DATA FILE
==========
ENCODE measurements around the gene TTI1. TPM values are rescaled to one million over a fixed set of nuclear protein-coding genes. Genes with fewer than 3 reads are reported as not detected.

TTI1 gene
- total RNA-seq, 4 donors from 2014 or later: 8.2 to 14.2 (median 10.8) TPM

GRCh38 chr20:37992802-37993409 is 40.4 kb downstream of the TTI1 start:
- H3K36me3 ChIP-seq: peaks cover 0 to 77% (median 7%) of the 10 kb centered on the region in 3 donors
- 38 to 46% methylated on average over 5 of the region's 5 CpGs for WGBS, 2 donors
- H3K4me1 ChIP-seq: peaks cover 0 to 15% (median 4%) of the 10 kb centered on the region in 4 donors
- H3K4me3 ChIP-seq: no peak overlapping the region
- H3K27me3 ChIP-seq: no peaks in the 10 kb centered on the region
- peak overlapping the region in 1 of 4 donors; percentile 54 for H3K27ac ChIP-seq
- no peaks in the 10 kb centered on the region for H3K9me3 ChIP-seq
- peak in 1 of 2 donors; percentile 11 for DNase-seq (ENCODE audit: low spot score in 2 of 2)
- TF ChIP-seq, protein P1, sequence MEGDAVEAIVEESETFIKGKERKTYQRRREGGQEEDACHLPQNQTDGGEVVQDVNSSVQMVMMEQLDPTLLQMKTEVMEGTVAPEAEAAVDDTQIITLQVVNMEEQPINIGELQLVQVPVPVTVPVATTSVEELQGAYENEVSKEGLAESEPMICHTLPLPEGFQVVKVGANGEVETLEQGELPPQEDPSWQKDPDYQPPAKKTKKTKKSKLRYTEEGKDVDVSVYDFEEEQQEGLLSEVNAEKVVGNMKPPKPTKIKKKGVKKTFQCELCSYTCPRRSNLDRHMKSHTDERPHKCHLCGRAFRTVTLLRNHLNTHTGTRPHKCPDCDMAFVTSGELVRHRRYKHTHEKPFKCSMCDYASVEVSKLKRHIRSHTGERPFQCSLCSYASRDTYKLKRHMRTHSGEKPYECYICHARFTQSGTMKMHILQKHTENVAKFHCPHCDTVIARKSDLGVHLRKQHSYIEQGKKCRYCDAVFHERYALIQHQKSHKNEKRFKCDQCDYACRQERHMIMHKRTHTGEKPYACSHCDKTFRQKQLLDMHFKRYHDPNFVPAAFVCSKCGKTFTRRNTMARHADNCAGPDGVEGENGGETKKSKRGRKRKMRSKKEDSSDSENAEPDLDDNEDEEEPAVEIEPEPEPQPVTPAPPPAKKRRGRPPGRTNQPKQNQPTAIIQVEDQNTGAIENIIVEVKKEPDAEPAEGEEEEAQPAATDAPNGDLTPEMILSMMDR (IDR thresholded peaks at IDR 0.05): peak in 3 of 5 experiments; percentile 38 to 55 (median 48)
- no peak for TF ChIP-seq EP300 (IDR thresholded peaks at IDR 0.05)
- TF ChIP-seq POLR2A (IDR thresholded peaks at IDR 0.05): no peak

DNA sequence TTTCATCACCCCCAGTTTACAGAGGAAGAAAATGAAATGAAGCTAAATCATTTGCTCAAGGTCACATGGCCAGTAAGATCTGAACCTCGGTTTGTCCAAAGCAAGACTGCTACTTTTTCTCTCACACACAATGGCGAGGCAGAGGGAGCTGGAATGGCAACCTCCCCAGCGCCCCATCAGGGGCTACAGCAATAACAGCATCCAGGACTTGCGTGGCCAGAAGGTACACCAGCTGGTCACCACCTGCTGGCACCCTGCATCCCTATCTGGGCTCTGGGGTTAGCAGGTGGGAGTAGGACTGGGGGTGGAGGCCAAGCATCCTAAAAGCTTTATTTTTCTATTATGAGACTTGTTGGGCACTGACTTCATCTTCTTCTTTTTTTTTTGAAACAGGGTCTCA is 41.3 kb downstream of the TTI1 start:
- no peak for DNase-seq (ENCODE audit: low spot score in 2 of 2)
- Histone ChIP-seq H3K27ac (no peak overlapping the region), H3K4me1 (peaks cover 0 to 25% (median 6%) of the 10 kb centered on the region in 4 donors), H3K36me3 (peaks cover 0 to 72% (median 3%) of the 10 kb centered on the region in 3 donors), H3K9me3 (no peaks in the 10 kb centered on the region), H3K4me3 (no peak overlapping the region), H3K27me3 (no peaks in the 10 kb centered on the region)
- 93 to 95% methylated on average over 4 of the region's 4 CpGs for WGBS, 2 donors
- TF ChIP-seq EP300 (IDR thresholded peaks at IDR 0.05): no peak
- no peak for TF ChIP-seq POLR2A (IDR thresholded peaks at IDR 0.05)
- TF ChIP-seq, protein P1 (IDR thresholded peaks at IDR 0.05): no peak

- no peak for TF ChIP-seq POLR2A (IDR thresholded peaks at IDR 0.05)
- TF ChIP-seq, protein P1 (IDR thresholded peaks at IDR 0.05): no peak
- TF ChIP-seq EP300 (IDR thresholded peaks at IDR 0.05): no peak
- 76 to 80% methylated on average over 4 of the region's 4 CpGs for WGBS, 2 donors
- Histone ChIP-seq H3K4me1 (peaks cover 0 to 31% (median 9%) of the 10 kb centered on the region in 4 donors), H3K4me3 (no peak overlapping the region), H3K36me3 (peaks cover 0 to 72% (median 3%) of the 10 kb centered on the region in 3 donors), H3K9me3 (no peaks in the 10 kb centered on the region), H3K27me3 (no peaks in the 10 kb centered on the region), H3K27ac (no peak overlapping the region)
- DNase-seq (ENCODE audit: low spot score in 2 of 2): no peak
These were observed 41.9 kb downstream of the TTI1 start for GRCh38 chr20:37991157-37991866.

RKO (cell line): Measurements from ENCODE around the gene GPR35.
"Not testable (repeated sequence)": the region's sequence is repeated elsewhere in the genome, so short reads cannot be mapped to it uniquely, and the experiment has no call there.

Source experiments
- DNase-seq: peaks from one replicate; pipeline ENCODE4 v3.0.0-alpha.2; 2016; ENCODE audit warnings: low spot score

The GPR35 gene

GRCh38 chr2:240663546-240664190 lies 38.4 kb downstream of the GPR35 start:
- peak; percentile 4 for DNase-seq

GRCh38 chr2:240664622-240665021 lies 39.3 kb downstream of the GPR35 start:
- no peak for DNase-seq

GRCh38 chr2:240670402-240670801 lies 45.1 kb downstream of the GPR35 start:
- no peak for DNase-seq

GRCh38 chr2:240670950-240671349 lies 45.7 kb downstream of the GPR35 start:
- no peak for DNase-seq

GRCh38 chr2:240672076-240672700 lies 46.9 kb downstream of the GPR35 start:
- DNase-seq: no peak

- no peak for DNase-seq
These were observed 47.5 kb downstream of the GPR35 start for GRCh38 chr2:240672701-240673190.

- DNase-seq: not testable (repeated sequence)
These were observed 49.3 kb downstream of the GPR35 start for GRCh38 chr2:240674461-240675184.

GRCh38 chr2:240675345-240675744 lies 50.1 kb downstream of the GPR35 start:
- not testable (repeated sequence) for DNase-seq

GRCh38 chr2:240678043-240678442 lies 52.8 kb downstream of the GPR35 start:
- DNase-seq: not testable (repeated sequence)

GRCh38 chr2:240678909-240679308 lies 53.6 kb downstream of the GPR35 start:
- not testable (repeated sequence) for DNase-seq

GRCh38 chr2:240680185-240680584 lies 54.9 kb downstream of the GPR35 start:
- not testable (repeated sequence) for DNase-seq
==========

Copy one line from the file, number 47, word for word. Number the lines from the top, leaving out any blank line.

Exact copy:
- DNase-seq: not testable (repeated sequence)